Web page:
By on January 8, 2010

Chinese rocket. Picture courtesy globalsecurity.org

If even the DetN prints it, then we can assume it’s official: China’s total light vehicle sales came in at 13.6m, slightly higher than the estimates. The Chinese car market grew 45 percent compared to 2008. This according to data released by the China Passenger Car Association. China’s official auto sales data for 2009 are scheduled to be released by the China Association of Automobile Manufacturers next week, but should not differ much from the figure which was put on the wire by the state news agency Xinhua.

Here are some of the largest players:

General Motors, up 66.9 percent to 1.83 million units (including more than a million light trucks and utility vehicles made in a joint venture with Wuling, where GM holds a minority interest.) The king of the passenger vehicle hill is Volkswagen with a record 1.4 million cars sold, up 36.7 percent. Hyundai Motor and its affiliate, Kia, likely took the #3 spot with 811,695 vehicles sold in China last year, an 85.9 percent increase. Nissan is the largest Japanese brand in China, its sales jumped 38.7 percent to 756,000 vehicles. Toyota sold 709,000 vehicles, up 21 percent. Ford’s sales grew 44 percent to 440,619 vehicles. China’s more than 100 auto makers sold the rest.

It’s likewise official what we had predicted since February 2009: China is the world’s largest auto market. It is so by a wider than we had thought: China did beat the U.S.A. by 3.2m units.

Really bad sign: The DetN thinks it will get worse. They quoted Rao Da, general secretary of the China Passenger Car Association, who said that auto sales in 2010 could grow by another 20 percent so long as China’s economic recovery continues and oil prices stay stable. “People there are getting richer and can afford cars. Younger people can work for two or three years and with the help of their parents can buy a car,” Rao said. “Being able to afford a car in China is not so difficult any more. People with an average salary can afford to buy a car.”

If  Rao’s prognosis of 20 percent growth pans out in 2010, then Chinese will buy more than 16m cars this year. When and where did we hear that number last time?

Refer to TTAC’s roundup of 2009 sales data for a continuously updated roundup of 2009 sales data from around the world.

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7 Comments on “Chinese Buy 13.6m Cars, Up 45 Percent...”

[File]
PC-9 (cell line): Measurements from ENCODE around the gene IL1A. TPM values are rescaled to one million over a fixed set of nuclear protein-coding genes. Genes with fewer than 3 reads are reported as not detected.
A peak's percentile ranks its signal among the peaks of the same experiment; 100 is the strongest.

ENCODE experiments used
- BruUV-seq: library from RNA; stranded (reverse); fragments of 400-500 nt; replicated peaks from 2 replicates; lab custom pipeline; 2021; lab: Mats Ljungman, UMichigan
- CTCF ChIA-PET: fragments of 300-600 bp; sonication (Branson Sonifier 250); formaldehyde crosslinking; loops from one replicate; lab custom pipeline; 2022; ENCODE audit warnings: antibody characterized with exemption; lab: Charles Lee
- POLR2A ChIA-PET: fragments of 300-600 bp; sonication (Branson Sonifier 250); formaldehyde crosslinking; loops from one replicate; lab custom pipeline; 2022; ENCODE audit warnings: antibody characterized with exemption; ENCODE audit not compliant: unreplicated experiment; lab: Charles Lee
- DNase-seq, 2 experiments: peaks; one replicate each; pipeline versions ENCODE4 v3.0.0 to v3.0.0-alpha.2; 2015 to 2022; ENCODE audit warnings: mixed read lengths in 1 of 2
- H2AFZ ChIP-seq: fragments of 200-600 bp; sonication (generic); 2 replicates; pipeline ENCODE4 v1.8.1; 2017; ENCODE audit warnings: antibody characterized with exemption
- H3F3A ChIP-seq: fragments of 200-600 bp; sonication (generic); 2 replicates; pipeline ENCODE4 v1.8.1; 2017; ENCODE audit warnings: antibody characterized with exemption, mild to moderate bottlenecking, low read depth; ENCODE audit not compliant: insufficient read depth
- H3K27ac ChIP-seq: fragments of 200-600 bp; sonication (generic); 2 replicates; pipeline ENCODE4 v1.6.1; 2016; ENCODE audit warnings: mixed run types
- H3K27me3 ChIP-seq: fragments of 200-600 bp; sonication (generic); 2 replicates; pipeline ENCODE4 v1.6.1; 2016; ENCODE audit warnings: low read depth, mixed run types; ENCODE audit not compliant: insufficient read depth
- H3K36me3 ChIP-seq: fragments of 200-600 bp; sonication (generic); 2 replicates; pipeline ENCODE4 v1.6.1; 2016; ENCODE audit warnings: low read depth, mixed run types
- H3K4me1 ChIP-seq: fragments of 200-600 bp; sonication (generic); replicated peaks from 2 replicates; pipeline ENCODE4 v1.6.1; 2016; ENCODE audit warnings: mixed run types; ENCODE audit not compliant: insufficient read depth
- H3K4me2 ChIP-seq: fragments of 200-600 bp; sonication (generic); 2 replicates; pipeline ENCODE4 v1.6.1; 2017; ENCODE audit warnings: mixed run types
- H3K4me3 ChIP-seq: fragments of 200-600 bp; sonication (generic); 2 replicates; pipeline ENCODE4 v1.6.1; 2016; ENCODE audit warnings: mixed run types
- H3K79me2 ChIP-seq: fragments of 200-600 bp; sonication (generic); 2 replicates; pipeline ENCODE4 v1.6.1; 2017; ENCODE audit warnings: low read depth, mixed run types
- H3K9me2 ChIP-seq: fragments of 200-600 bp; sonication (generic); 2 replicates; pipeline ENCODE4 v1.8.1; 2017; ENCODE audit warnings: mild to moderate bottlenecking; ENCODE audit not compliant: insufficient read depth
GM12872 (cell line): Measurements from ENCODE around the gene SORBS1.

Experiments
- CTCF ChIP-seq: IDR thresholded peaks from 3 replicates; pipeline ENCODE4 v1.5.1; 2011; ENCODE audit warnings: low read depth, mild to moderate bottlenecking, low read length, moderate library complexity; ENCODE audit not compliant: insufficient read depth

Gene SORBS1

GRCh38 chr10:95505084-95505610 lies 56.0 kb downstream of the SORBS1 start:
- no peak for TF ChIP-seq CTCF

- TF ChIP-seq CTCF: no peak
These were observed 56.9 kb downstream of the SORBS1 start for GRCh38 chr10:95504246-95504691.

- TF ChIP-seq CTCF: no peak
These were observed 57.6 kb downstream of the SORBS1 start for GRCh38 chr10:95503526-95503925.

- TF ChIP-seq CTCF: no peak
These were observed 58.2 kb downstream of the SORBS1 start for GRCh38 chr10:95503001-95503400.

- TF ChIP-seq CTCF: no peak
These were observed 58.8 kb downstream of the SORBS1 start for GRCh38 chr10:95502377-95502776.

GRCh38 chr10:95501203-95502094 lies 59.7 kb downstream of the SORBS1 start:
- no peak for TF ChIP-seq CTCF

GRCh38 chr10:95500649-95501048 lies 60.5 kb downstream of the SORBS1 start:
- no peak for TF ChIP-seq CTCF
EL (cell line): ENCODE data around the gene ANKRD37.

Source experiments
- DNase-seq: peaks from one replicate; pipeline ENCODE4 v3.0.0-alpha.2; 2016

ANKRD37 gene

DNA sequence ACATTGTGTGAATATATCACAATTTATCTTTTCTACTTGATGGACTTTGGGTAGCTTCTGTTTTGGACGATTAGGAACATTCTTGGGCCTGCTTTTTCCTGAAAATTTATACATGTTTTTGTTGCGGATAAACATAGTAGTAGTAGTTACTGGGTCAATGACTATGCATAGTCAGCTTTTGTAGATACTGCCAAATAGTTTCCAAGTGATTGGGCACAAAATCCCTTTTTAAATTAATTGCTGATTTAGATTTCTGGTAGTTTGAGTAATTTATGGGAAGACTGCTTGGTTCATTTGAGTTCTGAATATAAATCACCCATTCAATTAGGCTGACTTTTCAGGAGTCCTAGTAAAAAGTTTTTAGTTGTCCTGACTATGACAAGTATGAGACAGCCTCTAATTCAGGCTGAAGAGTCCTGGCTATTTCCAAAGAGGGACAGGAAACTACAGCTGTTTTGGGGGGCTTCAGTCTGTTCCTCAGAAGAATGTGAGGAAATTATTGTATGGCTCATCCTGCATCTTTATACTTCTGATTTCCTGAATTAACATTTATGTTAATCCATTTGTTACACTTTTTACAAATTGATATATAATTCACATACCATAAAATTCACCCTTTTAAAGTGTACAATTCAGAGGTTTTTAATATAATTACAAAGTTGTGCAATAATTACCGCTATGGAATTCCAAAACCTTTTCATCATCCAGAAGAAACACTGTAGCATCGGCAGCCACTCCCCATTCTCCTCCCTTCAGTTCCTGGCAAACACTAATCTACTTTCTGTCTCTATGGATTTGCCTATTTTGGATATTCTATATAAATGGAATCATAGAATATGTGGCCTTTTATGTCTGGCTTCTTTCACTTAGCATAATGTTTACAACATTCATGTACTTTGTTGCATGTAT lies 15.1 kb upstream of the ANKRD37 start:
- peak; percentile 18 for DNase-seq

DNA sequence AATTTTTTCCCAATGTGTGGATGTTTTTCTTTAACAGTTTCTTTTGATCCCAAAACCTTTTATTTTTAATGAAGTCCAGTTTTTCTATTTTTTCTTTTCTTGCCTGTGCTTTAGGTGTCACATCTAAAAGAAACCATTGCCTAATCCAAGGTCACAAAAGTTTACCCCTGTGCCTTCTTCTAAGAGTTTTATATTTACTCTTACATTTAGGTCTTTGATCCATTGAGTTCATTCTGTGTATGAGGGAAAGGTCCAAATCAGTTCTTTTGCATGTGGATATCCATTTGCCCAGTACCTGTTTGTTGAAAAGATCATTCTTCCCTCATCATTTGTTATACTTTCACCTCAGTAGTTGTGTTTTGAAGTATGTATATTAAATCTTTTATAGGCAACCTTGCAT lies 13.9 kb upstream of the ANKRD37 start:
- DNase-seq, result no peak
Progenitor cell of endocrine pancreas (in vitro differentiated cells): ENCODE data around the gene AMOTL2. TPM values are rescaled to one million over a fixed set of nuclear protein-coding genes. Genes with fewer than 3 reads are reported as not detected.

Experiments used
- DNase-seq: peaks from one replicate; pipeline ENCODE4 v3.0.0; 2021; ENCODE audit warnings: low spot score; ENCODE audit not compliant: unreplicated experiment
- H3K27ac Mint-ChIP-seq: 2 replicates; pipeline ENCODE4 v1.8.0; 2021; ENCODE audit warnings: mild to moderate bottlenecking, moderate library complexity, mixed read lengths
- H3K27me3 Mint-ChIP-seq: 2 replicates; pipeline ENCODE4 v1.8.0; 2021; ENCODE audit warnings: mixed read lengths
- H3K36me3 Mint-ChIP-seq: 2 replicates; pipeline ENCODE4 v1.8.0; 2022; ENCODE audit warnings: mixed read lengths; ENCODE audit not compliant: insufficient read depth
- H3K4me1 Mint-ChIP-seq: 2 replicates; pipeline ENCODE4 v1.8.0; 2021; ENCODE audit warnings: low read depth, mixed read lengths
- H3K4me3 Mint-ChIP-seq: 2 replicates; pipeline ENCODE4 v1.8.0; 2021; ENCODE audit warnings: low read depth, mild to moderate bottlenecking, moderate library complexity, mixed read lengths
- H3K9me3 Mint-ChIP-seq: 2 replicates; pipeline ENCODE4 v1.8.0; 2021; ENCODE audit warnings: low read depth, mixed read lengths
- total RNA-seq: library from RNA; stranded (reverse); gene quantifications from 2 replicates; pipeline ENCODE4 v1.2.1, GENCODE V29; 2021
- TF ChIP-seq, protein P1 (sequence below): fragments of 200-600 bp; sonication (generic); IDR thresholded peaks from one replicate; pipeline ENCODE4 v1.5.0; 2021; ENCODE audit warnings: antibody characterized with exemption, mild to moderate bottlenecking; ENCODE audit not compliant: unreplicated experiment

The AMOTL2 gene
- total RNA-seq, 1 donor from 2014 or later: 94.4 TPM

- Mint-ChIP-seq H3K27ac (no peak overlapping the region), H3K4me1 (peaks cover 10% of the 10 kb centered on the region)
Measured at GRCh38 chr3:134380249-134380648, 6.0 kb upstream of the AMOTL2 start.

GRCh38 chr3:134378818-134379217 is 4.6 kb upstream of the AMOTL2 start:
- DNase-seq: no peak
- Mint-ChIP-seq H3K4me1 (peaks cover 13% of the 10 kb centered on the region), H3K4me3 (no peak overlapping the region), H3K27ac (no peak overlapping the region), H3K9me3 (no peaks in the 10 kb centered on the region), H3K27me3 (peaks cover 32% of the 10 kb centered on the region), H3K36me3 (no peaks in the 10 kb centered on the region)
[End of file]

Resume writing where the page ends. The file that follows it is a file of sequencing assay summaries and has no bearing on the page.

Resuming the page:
• avatar
    Contrarian

    It seems their traffic will become unmanageable. Everyone in a nation of 1B+ can not possible have a car. At least not if they plan on driving it.

  • avatar
    superbadd75

    The color of the “Chinese rocket” above gives it a very unfortunately phallic appearance.

    As China’s auto market increases in size, I would expect competition to become fierce, which would force China’s domestic automakers to build better and better products. Eventually we will see some pretty good cars being built by Chinese companies, and it may be sooner than later. If the rest of the world stands back and pokes fun at the Chinese like they did the Koreans, they will rue the day.

  • avatar
    FromBrazil

    Hello Mr. Schmitt!

    According to Anfavea (National Association of Automobile Makers) Brazil had a record year, too. At least in terms of sales. In terms of production it’s slightly off 2008 (just -1%).

    3.14 million vehicles were sold down here. That’s good for an increase of 11.4% (last year’s total sales of 2.82 million). Exported vehicles however fell by 35.3% (from 735 thousand in 2008 to 475 thousand in 2009).

    Imported cars made up a record 15.6% of the market (in 2008, 13.3% and 2007 11.3%). As to class of engines 52.7% were 1.0L cars, 46.1% were between 1,1L and 2.0L engines and just 1.3% cars had engines bigger than a 2.1L engine. Flex fuel cars made up 88% of sales, only gasoline 7% amd diesel (only for jeeps and pick-ups) 4.5%.

    An interesting number is that December 2009 saw a total production of 252 thousand vehicles, an increase of 159.1% over December 2008 (when the crisis was at its height in Brazil). Total sales in Dec 2009 were of 293 thousand units (16.4% above Nov 2009 and an impresseive 50,7& over Dec 2008). Interestingly, exports also started showing signs of life (a 21% increase over Dec 2008).

    These numbers (especially the December 2009 ones) show the crisis is going away in much of the world.

  • avatar
    ott

    That rocket looks vaguely familiar…

  • avatar
    Omoikane

    Accordoing to the koreans, China in 2009 is where South Korea was in 1988.
    If history is any guide, the next 20 years will be spectacular… in terms of car sales and oil consumption.
    http://english.chosun.com/site/data/html_dir/2010/01/02/2010010200149.html

  • avatar
    moawdtsi

    oh my god that looks like a giant….

  • avatar

    Omoikane: I agree that China is a repeat of Korea in the late 80′s, and of Japan in the 60′s. The huge difference is population. Whereas Japan has 128m people, and South Korea has 49m people, China has way above 1.3b people (the real number is believed to be 1.5b.) That’s 10 times the population of Japan, and 27 times the population of South Korea.
    The growth in Japan and Korea quickly outstripped the labor supply and necessitated deals with the unions which quickly cut into the competitiveness of both countries. China’s labor pool is as vast as the country.


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